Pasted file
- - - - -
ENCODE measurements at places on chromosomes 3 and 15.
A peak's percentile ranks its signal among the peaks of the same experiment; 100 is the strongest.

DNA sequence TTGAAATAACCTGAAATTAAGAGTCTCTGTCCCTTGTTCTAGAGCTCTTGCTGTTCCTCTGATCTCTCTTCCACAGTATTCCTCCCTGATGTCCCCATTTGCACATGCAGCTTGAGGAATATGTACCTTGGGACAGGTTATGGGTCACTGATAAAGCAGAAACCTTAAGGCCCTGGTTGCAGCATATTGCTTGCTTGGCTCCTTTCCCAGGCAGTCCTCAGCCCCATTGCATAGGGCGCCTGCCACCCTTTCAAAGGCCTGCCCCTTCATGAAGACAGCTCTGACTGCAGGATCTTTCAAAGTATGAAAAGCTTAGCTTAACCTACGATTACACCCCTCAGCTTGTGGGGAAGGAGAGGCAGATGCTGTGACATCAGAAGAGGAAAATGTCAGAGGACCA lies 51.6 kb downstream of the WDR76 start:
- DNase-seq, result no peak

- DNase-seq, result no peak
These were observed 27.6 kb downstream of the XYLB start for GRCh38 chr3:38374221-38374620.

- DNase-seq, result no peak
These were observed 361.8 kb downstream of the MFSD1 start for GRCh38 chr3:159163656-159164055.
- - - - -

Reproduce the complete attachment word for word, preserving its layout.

ENCODE measurements at places on chromosomes 3 and 15.
A peak's percentile ranks its signal among the peaks of the same experiment; 100 is the strongest.

DNA sequence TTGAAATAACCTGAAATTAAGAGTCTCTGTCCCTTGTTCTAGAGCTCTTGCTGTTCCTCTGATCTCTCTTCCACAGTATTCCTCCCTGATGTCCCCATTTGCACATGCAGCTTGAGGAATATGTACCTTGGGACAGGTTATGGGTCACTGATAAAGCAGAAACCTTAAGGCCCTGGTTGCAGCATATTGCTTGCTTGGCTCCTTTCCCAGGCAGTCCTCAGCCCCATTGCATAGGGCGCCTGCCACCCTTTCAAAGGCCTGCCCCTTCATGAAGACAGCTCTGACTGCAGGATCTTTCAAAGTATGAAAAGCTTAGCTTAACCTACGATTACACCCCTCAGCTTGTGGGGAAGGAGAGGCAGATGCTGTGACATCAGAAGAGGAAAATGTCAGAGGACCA lies 51.6 kb downstream of the WDR76 start:
- DNase-seq, result no peak

- DNase-seq, result no peak
These were observed 27.6 kb downstream of the XYLB start for GRCh38 chr3:38374221-38374620.

- DNase-seq, result no peak
These were observed 361.8 kb downstream of the MFSD1 start for GRCh38 chr3:159163656-159164055.